On the high density hydrogen films adsorbed in carbon nanospaces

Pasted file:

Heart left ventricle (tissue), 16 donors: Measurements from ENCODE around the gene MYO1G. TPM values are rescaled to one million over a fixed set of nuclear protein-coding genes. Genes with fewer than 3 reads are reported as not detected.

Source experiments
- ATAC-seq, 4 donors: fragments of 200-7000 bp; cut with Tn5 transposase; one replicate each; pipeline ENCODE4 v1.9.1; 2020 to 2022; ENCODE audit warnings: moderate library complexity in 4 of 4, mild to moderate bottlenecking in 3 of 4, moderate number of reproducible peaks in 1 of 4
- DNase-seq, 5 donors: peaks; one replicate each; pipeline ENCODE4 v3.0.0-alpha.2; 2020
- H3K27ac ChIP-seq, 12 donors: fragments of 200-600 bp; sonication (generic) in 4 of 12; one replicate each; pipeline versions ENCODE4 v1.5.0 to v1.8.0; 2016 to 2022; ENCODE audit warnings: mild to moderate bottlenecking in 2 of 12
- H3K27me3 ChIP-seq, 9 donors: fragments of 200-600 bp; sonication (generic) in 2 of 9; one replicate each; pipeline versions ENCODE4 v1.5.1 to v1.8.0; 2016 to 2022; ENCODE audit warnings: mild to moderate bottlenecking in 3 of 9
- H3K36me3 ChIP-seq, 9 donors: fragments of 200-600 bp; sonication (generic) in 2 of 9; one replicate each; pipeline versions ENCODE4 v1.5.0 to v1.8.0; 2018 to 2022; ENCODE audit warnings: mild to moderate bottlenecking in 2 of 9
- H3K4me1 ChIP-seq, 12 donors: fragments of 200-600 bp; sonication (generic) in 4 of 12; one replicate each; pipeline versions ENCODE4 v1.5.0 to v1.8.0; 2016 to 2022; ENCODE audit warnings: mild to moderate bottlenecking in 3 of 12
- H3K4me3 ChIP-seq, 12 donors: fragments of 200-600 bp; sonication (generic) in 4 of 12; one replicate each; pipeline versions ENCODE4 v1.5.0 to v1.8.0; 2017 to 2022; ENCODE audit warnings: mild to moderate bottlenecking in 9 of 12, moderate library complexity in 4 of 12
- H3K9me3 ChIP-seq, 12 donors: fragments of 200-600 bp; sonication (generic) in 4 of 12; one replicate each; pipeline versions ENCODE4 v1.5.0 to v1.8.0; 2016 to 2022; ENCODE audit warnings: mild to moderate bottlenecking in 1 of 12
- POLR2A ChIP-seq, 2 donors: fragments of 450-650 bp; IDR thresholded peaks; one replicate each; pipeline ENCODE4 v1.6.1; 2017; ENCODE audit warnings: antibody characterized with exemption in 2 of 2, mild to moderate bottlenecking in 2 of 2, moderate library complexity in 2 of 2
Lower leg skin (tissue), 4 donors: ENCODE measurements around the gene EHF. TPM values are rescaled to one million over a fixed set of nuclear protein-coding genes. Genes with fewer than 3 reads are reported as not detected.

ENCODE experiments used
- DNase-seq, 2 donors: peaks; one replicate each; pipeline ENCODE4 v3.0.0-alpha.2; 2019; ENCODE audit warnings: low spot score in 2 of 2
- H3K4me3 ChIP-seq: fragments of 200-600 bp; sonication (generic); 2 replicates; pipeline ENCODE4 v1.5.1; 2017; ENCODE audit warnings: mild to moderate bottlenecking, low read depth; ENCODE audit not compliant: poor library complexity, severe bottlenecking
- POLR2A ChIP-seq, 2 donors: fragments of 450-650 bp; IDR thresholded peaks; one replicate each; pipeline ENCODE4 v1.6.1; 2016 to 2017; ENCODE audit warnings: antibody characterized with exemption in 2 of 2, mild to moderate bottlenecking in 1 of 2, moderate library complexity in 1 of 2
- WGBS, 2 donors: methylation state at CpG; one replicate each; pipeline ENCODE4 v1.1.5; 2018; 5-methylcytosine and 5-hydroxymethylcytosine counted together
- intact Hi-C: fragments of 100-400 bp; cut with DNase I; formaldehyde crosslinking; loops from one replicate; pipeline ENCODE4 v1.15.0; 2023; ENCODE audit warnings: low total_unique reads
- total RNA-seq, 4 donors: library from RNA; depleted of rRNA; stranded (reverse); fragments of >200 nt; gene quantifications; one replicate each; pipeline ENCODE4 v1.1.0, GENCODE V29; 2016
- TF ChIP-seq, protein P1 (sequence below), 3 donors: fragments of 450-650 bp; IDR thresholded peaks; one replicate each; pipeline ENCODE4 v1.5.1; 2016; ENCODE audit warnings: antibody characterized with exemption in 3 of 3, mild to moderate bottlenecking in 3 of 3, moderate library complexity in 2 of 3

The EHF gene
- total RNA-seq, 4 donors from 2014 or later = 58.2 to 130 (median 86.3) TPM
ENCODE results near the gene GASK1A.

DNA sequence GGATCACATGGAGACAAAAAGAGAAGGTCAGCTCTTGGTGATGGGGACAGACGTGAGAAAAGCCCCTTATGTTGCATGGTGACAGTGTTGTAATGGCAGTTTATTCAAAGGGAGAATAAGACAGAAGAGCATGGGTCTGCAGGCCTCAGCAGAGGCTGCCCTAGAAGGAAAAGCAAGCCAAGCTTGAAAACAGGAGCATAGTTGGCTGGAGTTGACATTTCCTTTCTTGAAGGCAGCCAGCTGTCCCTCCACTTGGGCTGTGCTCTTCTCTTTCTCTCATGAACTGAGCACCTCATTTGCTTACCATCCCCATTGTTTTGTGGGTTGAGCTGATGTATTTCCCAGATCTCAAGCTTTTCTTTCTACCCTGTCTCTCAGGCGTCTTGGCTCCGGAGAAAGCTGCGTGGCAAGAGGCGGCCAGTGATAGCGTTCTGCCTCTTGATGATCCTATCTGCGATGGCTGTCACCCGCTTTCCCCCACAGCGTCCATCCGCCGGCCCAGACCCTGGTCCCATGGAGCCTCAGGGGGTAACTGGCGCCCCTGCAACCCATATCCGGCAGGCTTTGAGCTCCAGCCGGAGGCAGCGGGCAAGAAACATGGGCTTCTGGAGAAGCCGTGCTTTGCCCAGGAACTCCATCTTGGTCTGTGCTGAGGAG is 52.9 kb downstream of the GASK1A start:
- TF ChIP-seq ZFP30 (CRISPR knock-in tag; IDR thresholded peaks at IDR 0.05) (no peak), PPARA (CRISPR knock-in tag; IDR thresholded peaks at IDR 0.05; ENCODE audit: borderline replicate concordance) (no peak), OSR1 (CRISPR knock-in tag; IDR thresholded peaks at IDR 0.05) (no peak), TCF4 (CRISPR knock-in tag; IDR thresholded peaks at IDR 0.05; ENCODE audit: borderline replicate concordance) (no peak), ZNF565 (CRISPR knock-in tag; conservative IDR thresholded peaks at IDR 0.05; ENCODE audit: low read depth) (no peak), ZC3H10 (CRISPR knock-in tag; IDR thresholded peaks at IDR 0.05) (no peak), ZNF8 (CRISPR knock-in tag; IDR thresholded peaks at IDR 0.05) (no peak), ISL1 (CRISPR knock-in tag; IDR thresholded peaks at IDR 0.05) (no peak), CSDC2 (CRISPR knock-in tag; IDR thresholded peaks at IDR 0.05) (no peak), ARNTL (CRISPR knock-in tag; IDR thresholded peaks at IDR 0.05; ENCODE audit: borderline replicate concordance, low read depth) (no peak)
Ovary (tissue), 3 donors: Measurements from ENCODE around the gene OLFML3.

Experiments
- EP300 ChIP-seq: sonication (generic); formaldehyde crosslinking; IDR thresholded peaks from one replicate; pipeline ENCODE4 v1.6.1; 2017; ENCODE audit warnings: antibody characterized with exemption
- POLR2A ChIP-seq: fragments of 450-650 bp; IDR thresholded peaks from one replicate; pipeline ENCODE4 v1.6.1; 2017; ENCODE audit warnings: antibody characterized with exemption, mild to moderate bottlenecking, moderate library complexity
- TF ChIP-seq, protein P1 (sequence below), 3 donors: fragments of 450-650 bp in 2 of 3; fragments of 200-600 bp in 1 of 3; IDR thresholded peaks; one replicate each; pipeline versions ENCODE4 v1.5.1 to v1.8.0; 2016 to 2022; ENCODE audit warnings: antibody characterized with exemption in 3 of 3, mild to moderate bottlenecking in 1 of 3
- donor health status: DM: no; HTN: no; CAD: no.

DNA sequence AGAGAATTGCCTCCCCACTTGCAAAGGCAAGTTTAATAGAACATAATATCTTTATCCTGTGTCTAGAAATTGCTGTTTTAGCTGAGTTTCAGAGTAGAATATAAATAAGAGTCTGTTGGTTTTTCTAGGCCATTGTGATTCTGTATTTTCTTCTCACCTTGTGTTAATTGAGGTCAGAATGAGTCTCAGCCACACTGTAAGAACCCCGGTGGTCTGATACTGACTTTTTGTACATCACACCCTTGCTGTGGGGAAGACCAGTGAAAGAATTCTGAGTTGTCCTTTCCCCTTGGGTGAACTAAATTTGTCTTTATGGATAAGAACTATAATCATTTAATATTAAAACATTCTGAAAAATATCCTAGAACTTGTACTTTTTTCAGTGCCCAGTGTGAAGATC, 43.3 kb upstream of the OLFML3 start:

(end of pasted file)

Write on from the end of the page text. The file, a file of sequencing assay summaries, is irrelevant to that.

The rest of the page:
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The commercialization of hydrogen-powered fuel cell cars, with their environmentally friendly emissions, provides an opportunity to replace current gasoline powered vehicles. The main drawback of hydrogen as a fuel is the low density at ambient temperatures. The gas needs to be compressed to high pressure or kept under cryogenic temperatures to achieve reasonably long driving ranges. These obstacles can be overcome if the tanks are filled with a porous material that adsorbs a high volume of hydrogen. Many materials are put forward for this purpose, such as metal organic frameworks (MOFs) and engineered carbon nanospaces (synthetic carbon). To get a better understanding of the materials performance, an attempt was made to analyze the properties of the adsorbed hydrogen film. High pressure hydrogen isotherms at cryogenic temperatures (77 K, 50 K) have been studied to estimate adsorbed film properties such as density and thickness. Furthermore, how isosteric heat of adsorption, surface chemistry, and pore size distribution affect the adsorbed film has been investigated. At supercritical temperatures and high pressures, a film density 20% higher than liquid hydrogen at 1 bar and 20 K was obtained. These densities are independent of the isosteric heat of adsorption or pore size distribution. The adsorbed film densities behave similarly for all carbon-based surfaces at 77 K. Additionally a new method was developed to estimate specific surface areas of gas storage materials from high pressure isotherms and tested against the BET theory. The new method does not require knowledge of the packing fraction or cross-sectional area of an adsorbed molecule in the film. In most cases the new method leads to surface areas comparable to those found using BET theory if cryogenic high pressure isotherms are used. A new manometric (Sieverts type) adsorption instrument was designed and test, capable of measuring sub- and supercritical hydrogen isotherms at high pressure.